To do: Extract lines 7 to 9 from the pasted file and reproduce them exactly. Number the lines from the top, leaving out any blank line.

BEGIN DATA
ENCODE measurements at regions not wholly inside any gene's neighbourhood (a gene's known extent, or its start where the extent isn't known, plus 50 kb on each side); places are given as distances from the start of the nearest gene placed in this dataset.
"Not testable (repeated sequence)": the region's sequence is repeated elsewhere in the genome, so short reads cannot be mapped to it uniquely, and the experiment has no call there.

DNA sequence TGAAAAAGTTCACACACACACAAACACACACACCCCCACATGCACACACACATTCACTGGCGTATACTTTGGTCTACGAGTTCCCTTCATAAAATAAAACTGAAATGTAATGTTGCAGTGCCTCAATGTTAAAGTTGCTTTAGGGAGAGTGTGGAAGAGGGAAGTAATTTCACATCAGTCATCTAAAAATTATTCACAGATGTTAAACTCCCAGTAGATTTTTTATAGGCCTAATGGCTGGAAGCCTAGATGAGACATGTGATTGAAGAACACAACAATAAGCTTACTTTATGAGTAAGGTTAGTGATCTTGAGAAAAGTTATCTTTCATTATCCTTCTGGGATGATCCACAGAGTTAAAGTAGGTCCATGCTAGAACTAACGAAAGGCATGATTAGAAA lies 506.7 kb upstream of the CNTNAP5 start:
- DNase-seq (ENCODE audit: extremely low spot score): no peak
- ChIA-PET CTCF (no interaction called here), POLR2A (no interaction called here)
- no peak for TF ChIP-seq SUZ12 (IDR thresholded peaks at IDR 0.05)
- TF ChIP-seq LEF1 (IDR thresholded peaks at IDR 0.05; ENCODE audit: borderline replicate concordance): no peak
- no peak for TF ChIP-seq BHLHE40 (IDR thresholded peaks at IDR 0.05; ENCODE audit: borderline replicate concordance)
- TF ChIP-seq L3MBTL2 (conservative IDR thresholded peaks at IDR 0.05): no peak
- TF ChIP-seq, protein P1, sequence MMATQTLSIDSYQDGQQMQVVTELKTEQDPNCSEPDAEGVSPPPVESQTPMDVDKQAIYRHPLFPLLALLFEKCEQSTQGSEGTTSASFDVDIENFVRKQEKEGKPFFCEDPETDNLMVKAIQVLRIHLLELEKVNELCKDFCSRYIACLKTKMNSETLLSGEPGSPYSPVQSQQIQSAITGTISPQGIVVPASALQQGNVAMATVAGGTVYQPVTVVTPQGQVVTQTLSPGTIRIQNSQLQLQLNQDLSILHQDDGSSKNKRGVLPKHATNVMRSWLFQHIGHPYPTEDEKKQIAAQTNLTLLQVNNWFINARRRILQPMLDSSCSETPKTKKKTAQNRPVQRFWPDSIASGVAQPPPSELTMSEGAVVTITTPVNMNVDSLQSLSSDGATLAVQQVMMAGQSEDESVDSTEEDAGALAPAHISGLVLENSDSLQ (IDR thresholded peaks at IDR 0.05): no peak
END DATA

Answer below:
- TF ChIP-seq LEF1 (IDR thresholded peaks at IDR 0.05; ENCODE audit: borderline replicate concordance): no peak
- no peak for TF ChIP-seq BHLHE40 (IDR thresholded peaks at IDR 0.05; ENCODE audit: borderline replicate concordance)
- TF ChIP-seq L3MBTL2 (conservative IDR thresholded peaks at IDR 0.05): no peak